Los Angeles Lakers legends from the “Showtime” era reunited last week in Hawaii to relive some of the moments that made up one of the greatest NBA dynasties.
Kareem Abdul-Jabbar launched his skyhook and Magic Johnson dished out dimes just like in the good old times when the Showtime Lakers worked out together in Maui, Hawaii. The place used to be where the Purple and Gold hosted training camp back in the 1980s.
Four decades later, it hosted the Showtime icons as they got together for the first time since their playing days ended. Spectrum SportsNet accompanied the franchise’s legends in Hawaii — and the network has announced it will show the behind-the-scenes from the big reunion in a special episode of “Backstage: Lakers” on Friday, Nov. 4:
The Showtime reunion premieres on Friday, November 4th, on a special edition of Backstage: Lakers.
📺: @SpectrumSN https://t.co/98PzQwUanF pic.twitter.com/8mgO55PFf7
— Spectrum SportsNet (@SpectrumSN) September 20, 2022
“It’s great. It’s like 30 years have just disappeared, guys are coming to the room and they can’t wait to hug each other, just start telling stories like they saw each other yesterday,” Abdul-Jabbar said in a trailer video.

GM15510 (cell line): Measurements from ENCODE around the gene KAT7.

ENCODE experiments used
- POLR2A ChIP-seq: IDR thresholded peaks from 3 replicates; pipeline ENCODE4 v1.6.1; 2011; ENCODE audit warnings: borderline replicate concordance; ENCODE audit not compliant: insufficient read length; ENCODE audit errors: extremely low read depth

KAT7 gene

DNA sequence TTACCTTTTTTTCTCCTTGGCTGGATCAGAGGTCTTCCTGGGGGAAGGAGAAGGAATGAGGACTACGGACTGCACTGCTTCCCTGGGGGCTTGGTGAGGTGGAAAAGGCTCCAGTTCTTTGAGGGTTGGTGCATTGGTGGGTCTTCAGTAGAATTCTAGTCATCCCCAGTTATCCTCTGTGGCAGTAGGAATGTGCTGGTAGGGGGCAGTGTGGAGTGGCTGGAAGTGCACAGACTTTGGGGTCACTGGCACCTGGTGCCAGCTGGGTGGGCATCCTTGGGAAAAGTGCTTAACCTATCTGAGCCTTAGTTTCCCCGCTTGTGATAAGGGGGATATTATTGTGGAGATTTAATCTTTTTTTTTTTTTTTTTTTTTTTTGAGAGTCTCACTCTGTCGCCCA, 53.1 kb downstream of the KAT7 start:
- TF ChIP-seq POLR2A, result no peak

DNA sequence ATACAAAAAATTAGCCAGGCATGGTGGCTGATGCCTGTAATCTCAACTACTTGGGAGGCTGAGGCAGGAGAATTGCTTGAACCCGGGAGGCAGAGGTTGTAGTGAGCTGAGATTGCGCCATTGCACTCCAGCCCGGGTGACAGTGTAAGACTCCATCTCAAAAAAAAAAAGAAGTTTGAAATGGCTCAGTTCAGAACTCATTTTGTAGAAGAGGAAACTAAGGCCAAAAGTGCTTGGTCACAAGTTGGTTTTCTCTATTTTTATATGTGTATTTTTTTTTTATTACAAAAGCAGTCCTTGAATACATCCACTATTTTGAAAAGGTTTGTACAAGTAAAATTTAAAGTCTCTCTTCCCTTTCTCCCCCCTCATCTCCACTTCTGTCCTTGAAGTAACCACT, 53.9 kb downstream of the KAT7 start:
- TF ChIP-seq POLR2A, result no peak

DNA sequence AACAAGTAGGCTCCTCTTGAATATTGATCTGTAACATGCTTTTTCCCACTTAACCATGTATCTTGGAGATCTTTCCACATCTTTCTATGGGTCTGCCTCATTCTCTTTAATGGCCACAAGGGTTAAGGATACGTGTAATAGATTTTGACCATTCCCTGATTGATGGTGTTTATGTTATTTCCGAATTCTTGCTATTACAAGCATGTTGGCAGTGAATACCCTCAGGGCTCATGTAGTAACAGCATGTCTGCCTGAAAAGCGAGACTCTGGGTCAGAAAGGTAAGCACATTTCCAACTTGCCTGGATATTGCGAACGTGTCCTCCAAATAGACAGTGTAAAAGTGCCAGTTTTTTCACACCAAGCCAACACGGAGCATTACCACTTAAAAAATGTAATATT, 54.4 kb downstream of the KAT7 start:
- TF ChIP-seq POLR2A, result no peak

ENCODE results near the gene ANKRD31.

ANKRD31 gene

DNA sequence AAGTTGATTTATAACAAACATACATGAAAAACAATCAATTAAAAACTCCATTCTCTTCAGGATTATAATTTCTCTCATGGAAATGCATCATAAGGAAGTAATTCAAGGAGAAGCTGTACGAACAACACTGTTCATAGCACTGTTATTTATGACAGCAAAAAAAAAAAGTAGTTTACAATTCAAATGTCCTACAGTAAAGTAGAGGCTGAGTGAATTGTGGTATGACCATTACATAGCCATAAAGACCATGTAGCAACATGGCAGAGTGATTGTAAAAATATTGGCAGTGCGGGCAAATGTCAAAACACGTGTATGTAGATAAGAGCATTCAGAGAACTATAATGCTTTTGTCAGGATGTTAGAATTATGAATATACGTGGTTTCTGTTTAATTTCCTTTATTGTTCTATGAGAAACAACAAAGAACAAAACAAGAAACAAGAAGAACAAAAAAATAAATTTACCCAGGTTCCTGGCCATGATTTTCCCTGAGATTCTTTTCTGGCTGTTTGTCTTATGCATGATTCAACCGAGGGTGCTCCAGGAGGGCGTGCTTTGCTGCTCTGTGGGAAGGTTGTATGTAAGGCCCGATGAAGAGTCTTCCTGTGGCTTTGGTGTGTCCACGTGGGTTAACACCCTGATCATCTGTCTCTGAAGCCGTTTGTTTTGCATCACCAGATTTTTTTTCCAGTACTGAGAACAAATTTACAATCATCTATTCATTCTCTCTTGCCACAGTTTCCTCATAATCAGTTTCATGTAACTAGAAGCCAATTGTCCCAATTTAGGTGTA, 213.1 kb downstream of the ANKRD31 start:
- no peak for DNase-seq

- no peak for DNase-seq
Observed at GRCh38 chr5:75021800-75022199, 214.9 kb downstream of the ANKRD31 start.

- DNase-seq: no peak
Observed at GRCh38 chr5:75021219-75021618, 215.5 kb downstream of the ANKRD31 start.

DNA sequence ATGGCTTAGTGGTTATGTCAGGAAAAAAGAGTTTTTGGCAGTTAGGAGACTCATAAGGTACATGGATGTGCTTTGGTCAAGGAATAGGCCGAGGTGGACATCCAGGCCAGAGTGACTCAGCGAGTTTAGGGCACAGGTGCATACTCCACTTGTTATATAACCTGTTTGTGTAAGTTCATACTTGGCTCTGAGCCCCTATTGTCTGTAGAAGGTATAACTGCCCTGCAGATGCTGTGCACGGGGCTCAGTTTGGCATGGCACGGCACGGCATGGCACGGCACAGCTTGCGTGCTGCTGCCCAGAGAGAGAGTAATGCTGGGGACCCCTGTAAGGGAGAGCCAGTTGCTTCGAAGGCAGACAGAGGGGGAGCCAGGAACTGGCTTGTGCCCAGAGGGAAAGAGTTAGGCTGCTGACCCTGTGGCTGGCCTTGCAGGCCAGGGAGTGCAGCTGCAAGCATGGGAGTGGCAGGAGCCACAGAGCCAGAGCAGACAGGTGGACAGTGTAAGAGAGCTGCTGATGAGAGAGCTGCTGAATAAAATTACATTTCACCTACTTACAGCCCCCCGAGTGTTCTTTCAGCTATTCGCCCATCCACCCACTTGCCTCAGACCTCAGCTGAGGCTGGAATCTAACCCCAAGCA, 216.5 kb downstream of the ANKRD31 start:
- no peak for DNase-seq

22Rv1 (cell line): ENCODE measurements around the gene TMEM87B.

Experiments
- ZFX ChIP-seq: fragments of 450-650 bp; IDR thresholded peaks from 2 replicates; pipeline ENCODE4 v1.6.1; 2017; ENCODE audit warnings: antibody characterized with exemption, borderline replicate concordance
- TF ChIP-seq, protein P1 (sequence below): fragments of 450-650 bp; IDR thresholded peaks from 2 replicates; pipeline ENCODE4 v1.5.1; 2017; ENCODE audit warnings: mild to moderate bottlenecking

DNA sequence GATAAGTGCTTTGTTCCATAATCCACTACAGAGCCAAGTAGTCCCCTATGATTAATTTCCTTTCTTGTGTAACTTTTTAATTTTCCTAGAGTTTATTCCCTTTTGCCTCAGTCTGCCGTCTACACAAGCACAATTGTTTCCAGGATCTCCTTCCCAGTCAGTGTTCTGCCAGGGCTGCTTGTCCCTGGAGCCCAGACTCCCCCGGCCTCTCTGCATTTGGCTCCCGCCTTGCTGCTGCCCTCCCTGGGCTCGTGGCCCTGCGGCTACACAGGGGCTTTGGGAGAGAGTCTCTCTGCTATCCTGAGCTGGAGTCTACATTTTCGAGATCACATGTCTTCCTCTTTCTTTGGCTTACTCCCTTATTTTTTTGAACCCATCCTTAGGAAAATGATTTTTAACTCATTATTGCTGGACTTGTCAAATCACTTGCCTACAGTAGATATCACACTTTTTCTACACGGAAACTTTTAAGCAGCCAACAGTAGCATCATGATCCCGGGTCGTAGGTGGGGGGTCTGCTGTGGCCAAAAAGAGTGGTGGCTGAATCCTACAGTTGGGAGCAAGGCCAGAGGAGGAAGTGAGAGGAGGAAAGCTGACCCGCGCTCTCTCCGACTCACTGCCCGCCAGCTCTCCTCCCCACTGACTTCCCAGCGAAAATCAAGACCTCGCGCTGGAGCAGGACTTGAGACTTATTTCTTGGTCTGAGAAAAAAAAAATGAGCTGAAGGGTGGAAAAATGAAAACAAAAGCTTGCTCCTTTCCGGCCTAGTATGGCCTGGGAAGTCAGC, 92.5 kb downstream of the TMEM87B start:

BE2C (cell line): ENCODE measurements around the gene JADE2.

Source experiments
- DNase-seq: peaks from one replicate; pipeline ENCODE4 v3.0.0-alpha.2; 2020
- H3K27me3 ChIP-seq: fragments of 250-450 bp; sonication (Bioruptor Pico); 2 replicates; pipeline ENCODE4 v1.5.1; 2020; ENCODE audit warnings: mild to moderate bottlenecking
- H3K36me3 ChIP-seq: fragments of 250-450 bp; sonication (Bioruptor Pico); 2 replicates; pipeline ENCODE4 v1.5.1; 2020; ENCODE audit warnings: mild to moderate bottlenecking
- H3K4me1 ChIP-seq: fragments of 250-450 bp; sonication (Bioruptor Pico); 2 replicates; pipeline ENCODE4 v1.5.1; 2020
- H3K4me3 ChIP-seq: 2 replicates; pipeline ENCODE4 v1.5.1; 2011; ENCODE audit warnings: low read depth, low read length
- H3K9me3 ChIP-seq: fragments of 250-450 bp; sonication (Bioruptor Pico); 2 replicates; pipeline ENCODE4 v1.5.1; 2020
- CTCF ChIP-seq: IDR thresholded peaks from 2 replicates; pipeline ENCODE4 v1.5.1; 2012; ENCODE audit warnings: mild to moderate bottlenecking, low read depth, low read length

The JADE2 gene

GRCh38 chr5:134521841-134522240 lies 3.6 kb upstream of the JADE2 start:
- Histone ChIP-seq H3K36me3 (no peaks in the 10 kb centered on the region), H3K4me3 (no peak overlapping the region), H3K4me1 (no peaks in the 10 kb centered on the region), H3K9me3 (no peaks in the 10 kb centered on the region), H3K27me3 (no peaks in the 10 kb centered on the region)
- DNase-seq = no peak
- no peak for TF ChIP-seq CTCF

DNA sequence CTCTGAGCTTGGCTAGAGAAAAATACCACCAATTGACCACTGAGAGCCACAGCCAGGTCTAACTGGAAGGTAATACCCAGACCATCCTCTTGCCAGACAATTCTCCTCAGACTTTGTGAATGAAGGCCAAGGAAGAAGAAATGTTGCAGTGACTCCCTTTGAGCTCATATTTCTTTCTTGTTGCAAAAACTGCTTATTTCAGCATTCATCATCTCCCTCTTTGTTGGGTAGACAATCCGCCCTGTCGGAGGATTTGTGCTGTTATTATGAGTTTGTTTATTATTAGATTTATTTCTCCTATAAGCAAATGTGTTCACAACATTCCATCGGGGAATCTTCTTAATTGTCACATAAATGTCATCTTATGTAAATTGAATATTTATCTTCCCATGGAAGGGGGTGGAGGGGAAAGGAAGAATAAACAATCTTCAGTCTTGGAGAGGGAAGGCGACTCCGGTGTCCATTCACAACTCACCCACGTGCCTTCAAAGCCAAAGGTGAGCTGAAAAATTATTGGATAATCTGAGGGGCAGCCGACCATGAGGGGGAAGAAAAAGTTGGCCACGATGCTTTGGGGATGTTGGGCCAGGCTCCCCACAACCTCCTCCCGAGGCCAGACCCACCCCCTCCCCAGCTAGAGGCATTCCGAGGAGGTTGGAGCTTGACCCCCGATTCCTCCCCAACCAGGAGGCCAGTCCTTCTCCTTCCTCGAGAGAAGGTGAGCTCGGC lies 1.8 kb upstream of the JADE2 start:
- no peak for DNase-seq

“It’s been a great gathering and memories, and reflecting on success and the relationships that we had,” added James Worthy. “It’s good to see everybody.”
In the video, the Showtime stars are seen playing golf and drinking beverages out of hollowed-out pineapples. Abdul-Jabbar also wears the commemorative T-shirt the former players wore during their “workaround” in the gym, although in black, not white.
After the workout ended, Byron Scott joked the Lakers legends hooped as if nothing has changed since the Showtime era — which brought L.A. five NBA championships.
And Johnson tweeted the L.A. greats “had so much fun running plays and reliving our practice days.”
Lakers icon Abdul-Jabbar criticizes NBA for light punishment of Suns owner Robert Sarver
Around the time of the Showtime reunion, the NBA announced the results of the investigation into Phoenix Suns owner Robert Sarver and the toxic work environment within the franchise.
The league suspended Sarver for a year and fined him $10 million after finding him guilty of using racist language and making inappropriate comments toward female employees.
Commenting on the investigation, Abdul-Jabbar said the light punishment of Sarver hurts the NBA’s reputation as the most socially progressive professional league in America. The 75-year-old also asked how Sarver had gotten away with the misconduct for 18 years.
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